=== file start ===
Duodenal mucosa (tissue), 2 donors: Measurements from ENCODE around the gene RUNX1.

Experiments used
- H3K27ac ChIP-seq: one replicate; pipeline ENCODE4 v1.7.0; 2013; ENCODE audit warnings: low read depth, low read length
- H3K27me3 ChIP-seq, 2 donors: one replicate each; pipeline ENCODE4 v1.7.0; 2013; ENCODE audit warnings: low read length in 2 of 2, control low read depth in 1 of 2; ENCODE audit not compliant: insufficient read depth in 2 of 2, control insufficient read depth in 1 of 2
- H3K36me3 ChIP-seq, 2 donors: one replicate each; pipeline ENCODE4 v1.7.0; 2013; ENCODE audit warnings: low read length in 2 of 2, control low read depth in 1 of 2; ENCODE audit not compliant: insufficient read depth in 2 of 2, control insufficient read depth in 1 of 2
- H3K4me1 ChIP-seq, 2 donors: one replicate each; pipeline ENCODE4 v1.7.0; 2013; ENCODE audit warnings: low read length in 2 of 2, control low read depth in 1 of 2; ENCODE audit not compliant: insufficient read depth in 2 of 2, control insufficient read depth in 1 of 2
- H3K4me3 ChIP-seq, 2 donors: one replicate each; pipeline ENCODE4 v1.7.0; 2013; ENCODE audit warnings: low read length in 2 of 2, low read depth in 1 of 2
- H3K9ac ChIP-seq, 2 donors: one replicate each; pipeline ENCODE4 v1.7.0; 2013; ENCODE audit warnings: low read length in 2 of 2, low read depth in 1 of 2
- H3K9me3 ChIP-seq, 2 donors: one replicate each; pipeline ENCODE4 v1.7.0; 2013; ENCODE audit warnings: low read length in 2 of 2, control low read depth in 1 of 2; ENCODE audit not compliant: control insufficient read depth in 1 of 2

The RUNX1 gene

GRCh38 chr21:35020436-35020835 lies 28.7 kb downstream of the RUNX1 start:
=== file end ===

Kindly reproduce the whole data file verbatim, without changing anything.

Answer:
Duodenal mucosa (tissue), 2 donors: Measurements from ENCODE around the gene RUNX1.

Experiments used
- H3K27ac ChIP-seq: one replicate; pipeline ENCODE4 v1.7.0; 2013; ENCODE audit warnings: low read depth, low read length
- H3K27me3 ChIP-seq, 2 donors: one replicate each; pipeline ENCODE4 v1.7.0; 2013; ENCODE audit warnings: low read length in 2 of 2, control low read depth in 1 of 2; ENCODE audit not compliant: insufficient read depth in 2 of 2, control insufficient read depth in 1 of 2
- H3K36me3 ChIP-seq, 2 donors: one replicate each; pipeline ENCODE4 v1.7.0; 2013; ENCODE audit warnings: low read length in 2 of 2, control low read depth in 1 of 2; ENCODE audit not compliant: insufficient read depth in 2 of 2, control insufficient read depth in 1 of 2
- H3K4me1 ChIP-seq, 2 donors: one replicate each; pipeline ENCODE4 v1.7.0; 2013; ENCODE audit warnings: low read length in 2 of 2, control low read depth in 1 of 2; ENCODE audit not compliant: insufficient read depth in 2 of 2, control insufficient read depth in 1 of 2
- H3K4me3 ChIP-seq, 2 donors: one replicate each; pipeline ENCODE4 v1.7.0; 2013; ENCODE audit warnings: low read length in 2 of 2, low read depth in 1 of 2
- H3K9ac ChIP-seq, 2 donors: one replicate each; pipeline ENCODE4 v1.7.0; 2013; ENCODE audit warnings: low read length in 2 of 2, low read depth in 1 of 2
- H3K9me3 ChIP-seq, 2 donors: one replicate each; pipeline ENCODE4 v1.7.0; 2013; ENCODE audit warnings: low read length in 2 of 2, control low read depth in 1 of 2; ENCODE audit not compliant: control insufficient read depth in 1 of 2

The RUNX1 gene

GRCh38 chr21:35020436-35020835 lies 28.7 kb downstream of the RUNX1 start: